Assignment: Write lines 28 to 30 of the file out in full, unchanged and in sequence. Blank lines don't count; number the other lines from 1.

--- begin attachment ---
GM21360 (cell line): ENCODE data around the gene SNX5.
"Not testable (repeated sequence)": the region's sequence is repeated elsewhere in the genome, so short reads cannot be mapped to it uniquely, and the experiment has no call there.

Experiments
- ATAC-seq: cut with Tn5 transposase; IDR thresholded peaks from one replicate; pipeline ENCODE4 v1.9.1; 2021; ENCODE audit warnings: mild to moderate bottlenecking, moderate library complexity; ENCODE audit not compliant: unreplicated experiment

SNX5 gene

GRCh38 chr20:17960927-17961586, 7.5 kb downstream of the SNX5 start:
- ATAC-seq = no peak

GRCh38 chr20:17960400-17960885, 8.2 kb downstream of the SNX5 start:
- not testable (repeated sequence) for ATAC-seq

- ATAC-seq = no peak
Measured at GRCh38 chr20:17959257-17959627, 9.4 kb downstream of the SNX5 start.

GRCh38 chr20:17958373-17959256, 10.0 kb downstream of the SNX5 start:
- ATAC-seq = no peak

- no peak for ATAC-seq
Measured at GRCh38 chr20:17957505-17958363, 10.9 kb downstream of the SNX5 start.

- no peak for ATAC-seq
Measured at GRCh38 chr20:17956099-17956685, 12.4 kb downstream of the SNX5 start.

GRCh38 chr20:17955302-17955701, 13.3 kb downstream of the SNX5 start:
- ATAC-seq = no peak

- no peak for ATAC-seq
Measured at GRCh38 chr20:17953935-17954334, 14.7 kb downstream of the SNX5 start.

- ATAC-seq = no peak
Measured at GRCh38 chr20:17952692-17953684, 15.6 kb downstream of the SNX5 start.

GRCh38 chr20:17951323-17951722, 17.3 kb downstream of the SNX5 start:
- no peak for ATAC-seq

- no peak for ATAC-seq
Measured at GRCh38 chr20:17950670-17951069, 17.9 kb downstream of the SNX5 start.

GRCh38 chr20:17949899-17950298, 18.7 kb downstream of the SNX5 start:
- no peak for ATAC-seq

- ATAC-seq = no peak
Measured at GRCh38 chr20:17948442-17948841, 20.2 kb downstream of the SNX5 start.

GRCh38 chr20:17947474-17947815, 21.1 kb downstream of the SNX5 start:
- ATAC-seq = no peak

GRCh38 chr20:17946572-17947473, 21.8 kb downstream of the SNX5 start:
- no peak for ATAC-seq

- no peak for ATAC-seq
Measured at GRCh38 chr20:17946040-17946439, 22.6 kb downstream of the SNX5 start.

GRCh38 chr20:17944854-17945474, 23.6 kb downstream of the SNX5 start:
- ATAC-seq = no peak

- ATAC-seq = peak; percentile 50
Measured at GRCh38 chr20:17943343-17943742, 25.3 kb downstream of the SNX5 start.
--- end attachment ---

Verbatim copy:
GRCh38 chr20:17949899-17950298, 18.7 kb downstream of the SNX5 start:
- no peak for ATAC-seq

- ATAC-seq = no peak